Monday, June 30, 2014

Africa's real estate potential

Africa in brief
  • Over 40% of Africa’s population is under the age 0f 19.
  • Over 50% of Africa’s population lives in the rural areas.
  • Over 70% is employed in the Agriculture sector.
  • Africa’s population is about1.2 billion
  • 39 out of 54 African countries have undergone or are currently undergoing debt review from the World Bank/IMF
  • Africa’s population is projected to double by the year 2050.
Established and new territory
One of Africa’s most thriving metropolis which houses one of the world’s best stock exchanges, Johannesburg grew over the course of 100 years first due to mining and now as a result of the growing services industry. Johannesburg, the economic gateway to the continent holds a share of GDP of just under $68 billion with a growth rate averaging 3% per annum. Repo rate in South Africa stands at 5.5%
On the other hand, Luanda, Angola, probably one of the most expensive cities to visit or live in, is growing at a rate just over 6% with a GDP of $33 billion. Luanda's share of GDP is set to triple by the year 2025 while population grows by 70%. Repo rate in Angola is 9.5%.
Angola's growth figures are similar to those of a number of cities across the African continent such as Khartoum (Sudan), Kano (Nigeria), Lagos (Nigeria), Dar es-Salaam (Tanzania) and Nairobi (Kenya). However, despite the variance in the level of real growth in cities from Cape to Cairo, one thing remains apparent in the dynamics of the African real estate industry. There is potential across the board.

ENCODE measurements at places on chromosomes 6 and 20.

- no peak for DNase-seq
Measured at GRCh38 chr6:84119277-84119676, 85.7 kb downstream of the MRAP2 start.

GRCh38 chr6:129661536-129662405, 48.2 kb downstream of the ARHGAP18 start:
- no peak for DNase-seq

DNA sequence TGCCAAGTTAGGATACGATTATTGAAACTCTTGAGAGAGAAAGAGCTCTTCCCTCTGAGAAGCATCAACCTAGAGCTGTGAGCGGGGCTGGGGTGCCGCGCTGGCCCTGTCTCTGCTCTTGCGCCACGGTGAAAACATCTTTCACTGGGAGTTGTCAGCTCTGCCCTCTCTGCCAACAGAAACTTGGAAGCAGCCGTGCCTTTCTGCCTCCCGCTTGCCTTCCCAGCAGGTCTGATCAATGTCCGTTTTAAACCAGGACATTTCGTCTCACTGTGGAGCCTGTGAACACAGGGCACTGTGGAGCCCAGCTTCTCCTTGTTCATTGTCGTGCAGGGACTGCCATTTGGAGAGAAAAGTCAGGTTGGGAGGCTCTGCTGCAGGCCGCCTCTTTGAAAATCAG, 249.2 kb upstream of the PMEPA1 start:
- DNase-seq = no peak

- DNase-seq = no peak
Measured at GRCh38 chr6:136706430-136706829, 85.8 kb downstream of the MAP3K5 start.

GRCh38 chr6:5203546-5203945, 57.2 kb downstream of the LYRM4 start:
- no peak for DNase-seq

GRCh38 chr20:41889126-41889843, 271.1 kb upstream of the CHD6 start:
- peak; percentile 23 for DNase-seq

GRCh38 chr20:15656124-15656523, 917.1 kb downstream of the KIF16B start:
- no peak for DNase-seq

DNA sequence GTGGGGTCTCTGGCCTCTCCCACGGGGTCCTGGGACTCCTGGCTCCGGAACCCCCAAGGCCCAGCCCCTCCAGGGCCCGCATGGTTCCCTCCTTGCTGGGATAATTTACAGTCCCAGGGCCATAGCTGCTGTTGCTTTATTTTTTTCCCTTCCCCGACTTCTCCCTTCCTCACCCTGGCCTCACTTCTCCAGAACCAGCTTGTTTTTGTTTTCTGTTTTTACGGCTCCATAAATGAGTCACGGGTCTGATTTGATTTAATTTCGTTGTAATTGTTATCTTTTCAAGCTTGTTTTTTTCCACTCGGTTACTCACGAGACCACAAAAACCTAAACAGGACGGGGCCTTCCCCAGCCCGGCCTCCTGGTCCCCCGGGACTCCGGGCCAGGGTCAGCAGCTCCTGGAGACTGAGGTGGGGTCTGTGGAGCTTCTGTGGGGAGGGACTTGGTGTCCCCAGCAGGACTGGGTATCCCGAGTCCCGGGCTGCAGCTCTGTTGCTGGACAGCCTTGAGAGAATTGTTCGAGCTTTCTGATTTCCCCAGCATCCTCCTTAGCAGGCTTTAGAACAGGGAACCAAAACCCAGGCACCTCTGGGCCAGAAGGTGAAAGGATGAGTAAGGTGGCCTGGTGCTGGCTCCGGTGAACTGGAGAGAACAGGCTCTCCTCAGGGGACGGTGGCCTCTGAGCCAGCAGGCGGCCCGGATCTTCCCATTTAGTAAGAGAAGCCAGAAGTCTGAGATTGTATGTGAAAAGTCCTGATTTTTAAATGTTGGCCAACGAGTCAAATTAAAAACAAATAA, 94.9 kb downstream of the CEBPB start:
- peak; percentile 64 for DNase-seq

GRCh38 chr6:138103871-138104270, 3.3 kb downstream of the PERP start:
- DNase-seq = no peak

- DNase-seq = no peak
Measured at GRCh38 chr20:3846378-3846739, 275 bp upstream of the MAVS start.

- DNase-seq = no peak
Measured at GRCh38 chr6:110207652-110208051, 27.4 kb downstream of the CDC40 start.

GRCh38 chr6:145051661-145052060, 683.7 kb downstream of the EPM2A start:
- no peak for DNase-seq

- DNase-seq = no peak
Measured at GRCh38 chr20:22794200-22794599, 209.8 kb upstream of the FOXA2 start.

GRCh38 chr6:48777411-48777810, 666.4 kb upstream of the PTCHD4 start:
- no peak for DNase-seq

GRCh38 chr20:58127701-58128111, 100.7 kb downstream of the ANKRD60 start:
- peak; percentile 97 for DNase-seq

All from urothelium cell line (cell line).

High risk, higher returns
The population is rapidly growing, along with it the economy. Though economic growth may not necessarily translate to an immediate change in the standard of living, the demand for real infrastructure remains unmet due to underdeveloped capital markets. Pressure on governments to meet housing demand is unlikely to yield any significant results on a continent on which budget deficits are a common occurrence, leaving the onus upon private investors to meet the demand for real estate products.
According to Knight Frank’s Africa Report 2013 this strong growth is expected to continue and is creating wealthier populations, particularly in the largest and most rapidly growing urban centres. Africa’s mega cities such as Lagos, Nairobi, Accra, Lusaka and Dar es Salaam are increasingly becoming the drivers of its economic growth and, as a result, are attracting growing interest from occupiers, developers and investors.
"Africa’s impressive economic progress is generating a growing need for the construction of good quality property in major cities across the continent. The rising wealth of Africa’s middle class is leading to demand for increasingly sophisticated retail formats and better quality residential property," said Matthew Colbourne, associate in commercial research at Knight Frank.
“I think the demand is approaching about 17 million. The houses that Lagos state have built so far are about 3,000 up to 4,000 so in terms of making any impact, you’ll agree with me that it is more or less a drop in the ocean.” Dipo Davies, CEO Real House Communications

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